You know your illegal downloads of Titanic and every episode of Lost are theoretically hurting someone, but many of you content thieves don’t think too deeply about it, do you? Maybe you even cackle maniacally whenever a head of an awards organization preaches about piracy on stage at a show.
According to a new survey from the digital security company Irdeto, a surprising majority of people are actually good-hearted. Per the survey, only 39 percent of American consumers said they were unaffected by the knowledge that studios lose money because of their bootleg activities. That percentage seems low given that zero percent of video pirates I know even think about it.
Notable stats from the survey, which polled 1,190 consumers in the U.S. over age 18:
74% of U.S. consumers acknowledged that producing or sharing pirated video content is illegal while 69% agreed that streaming or downloading pirated content is illegal.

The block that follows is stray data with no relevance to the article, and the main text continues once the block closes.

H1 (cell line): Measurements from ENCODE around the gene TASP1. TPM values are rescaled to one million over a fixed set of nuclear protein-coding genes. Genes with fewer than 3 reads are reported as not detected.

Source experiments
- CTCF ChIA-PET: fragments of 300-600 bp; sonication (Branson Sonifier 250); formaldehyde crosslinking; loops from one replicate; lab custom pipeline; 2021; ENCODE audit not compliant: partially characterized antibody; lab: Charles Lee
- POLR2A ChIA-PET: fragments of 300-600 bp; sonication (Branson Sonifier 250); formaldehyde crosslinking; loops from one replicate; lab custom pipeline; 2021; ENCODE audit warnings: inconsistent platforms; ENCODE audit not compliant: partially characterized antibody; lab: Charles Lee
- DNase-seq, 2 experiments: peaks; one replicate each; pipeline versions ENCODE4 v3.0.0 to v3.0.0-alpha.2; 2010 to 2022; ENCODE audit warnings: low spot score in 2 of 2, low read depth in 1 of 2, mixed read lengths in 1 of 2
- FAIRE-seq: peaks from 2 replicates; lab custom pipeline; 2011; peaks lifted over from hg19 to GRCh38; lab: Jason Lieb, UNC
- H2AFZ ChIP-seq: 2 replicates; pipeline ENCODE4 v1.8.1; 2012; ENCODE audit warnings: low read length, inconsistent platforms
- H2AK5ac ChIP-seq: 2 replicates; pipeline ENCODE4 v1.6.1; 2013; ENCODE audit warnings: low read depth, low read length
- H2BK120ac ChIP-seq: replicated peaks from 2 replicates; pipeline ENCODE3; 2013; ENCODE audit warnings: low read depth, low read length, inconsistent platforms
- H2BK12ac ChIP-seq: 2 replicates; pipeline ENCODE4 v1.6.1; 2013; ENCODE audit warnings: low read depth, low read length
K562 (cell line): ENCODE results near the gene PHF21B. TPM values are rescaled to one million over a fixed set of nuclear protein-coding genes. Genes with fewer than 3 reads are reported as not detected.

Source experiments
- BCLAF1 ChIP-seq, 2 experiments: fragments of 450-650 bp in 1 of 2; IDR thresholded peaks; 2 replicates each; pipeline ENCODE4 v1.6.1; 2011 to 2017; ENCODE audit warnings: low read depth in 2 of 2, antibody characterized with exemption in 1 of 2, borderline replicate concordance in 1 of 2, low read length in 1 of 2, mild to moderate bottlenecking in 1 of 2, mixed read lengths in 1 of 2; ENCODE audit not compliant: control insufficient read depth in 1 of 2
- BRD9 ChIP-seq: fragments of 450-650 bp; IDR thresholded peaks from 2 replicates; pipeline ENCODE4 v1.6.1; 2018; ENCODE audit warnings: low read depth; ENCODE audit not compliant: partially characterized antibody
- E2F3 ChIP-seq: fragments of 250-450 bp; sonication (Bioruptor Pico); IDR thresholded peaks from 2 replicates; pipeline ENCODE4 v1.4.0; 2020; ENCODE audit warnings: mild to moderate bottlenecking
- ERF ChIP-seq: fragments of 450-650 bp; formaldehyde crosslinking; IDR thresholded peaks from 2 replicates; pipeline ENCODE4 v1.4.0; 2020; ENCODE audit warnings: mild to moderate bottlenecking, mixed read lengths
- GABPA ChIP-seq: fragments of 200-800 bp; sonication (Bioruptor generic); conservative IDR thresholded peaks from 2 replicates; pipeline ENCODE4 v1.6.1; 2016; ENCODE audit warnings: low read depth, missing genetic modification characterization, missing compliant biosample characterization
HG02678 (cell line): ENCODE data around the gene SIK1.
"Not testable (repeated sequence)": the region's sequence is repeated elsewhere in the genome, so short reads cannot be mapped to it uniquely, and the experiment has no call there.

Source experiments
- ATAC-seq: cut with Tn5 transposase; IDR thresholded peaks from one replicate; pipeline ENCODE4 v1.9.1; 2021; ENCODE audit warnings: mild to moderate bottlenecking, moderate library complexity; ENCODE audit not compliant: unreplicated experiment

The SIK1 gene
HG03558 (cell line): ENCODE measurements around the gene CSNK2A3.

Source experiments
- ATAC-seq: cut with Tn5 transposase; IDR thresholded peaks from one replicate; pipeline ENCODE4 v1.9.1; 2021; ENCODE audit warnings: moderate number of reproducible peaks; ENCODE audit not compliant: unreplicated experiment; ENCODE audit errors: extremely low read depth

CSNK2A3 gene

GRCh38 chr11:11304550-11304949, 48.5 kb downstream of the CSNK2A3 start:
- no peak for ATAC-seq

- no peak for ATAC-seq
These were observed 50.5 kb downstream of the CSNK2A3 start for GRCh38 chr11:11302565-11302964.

(So most of agree that stealing movies is bad.)
Overall, 32% of the survey’s respondents said that they watch pirated content...When informed that pirated video content can result in studios losing money—hurting their ability to invest in creating new content—39% of consumers said that has no effect on the amount of pirated video content they want to watch.
(But those 39 percent of people don’t really think about it.)
Moreover, only 19% of respondents said that the financial damage caused by piracy would stop them from watching pirated content altogether.
(And yet, seeing the bright side, some of those people are generous enough to stop watching video content at all once they realize how much money it hurts the people who make the content.)
The results also found that TV shows made up 24 percent of the content video pirates consume and that 24 percent of survey takers preferred newly released films. Similar to how streaming helped cut down on illegally downloaded music, it seems like these stats will shift increasingly in the studios’ favor as TV providers make streaming services more accessible and affordable to the average consumer.